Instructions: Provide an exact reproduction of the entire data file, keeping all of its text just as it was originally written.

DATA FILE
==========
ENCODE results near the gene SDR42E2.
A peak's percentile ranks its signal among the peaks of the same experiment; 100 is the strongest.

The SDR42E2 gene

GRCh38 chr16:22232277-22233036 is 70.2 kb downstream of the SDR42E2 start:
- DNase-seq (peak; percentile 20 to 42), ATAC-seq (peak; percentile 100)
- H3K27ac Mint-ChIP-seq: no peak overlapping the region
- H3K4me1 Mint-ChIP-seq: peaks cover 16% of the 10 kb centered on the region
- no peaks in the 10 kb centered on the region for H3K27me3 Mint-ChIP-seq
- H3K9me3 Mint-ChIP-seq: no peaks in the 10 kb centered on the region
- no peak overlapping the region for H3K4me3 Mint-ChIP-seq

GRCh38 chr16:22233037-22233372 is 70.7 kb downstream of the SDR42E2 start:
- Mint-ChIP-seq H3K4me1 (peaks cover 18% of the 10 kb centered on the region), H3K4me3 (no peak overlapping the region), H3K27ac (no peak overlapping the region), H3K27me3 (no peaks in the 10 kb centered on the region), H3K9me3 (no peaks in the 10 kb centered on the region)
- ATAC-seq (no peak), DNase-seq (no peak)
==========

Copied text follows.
ENCODE results near the gene SDR42E2.
A peak's percentile ranks its signal among the peaks of the same experiment; 100 is the strongest.

The SDR42E2 gene

GRCh38 chr16:22232277-22233036 is 70.2 kb downstream of the SDR42E2 start:
- DNase-seq (peak; percentile 20 to 42), ATAC-seq (peak; percentile 100)
- H3K27ac Mint-ChIP-seq: no peak overlapping the region
- H3K4me1 Mint-ChIP-seq: peaks cover 16% of the 10 kb centered on the region
- no peaks in the 10 kb centered on the region for H3K27me3 Mint-ChIP-seq
- H3K9me3 Mint-ChIP-seq: no peaks in the 10 kb centered on the region
- no peak overlapping the region for H3K4me3 Mint-ChIP-seq

GRCh38 chr16:22233037-22233372 is 70.7 kb downstream of the SDR42E2 start:
- Mint-ChIP-seq H3K4me1 (peaks cover 18% of the 10 kb centered on the region), H3K4me3 (no peak overlapping the region), H3K27ac (no peak overlapping the region), H3K27me3 (no peaks in the 10 kb centered on the region), H3K9me3 (no peaks in the 10 kb centered on the region)
- ATAC-seq (no peak), DNase-seq (no peak)